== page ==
According to Ark, English testified that he did not plan to enforce the conditions placed on CME’s purported renovation project by Conesus’s Zoning Board of Appeals “because he disagreed with them.”
English also failed to refer CME’s new project to Conesus’s Zoning Board of Appeals and Planning Board in violation of town zoning code.
Ark acknowledged it may have been CME’s intention “all along” to abandon its purported renovation project in favor of demolishing the Conesus Inn building to construct a new, much larger structure.
Ark said notes produced under subpoena by David Matthews, who served for a time as CME’s architect for the project, show Hooker, CME’s vice president, stressed the importance of getting Conesus’s two boards to sign off on the project and then asking for amendments to the approved plans. The architect’s subpoenaed notes also indicate Carl Myers himself instructed Matthews not to provide English with “any more than he needs to see.”
After realizing the steel building being constructed was not what had been approved by the town’s planning board, the Bruckels, Hirth and Siracusa contacted Carl Myers, who “refused to cease development of the new project and conform to the boards’ approvals.”
Myers’ unwillingness to engage was a common theme in subsequent legal proceedings, said Bruckel.
“The judge all along wanted us to compromise,” Bruckel said. “We absolutely made every attempt and got absolutely nothing from the other side.”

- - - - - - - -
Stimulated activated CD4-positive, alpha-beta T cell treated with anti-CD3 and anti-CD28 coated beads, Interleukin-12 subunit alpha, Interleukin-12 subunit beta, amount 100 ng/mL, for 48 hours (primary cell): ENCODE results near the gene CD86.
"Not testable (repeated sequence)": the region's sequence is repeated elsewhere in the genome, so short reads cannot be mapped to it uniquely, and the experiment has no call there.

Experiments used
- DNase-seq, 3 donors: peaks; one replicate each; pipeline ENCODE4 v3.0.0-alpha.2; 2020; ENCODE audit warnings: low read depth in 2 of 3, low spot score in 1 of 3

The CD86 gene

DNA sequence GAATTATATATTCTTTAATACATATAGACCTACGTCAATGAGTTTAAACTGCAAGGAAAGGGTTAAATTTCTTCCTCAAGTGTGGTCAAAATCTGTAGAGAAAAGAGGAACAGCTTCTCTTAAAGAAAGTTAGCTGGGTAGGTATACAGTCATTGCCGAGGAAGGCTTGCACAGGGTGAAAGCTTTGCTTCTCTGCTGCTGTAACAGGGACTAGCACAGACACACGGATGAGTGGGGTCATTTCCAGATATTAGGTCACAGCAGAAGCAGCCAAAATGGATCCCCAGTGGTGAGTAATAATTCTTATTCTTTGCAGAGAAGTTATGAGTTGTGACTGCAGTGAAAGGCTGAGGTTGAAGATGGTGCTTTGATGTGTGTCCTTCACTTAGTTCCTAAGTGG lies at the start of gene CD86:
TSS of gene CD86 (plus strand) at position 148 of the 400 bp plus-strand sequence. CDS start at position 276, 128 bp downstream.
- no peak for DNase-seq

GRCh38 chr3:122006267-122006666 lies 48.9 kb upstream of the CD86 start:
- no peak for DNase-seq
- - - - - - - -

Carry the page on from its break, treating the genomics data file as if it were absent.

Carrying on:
In July 2016, Ark issued a temporary restraining order forbidding any further construction at the site. In August of that year, he referred the matter to Conesus’s Planning Board and Zoning Board of Appeals so the two bodies could review the new site plans which were never presented to them.
That same month, CME brought the new plans before the planning board, which refused to allow the Bruckels and their neighbors to offer any comments. The board ultimately voted to approve the new plans but in his decision, Ark said two board members subsequently wrote to him and said they were not shown the full plans for the new structure and were not permitted to discuss the increased square footage of the building.
According to Ark, the two board members, who were not named, observed that “the entire character of the lake would be adversely affected by the new building and we believe it true that the current size is not what anyone in the town expected it to be.”
Ark’s order makes null and void the planning board’s decision to approve the new site plan on the grounds that the board “acted unlawfully when the new project was not made subject to full site plan review.”
The order also invalidates the 2015 building permit for the larger structure which Ark said was unlawfully issued by English.
“It should also be pointed out that CME is not the victim of municipal negligence here, as the notes of Architect Matthews, produced under subpoena in this case, demonstrate that it was in fact CME’s intent to avoid having to resubmit their plans, no doubt because CME realized that the new project was much less likely to receive the necessary approvals than the renovation project,” Ark wrote. “...CME should not be allowed to take advantage of its willful efforts to subvert enforcement of the law.”
Ark also stated in his decision that the Bruckels, Hirth and Siracusa are entitled to financial damages as a result their “temporary loss of full enjoyment of their properties by virtue of CME’s violation” Conesus’s zoning code. The amount of the damages will be determined at a future trial.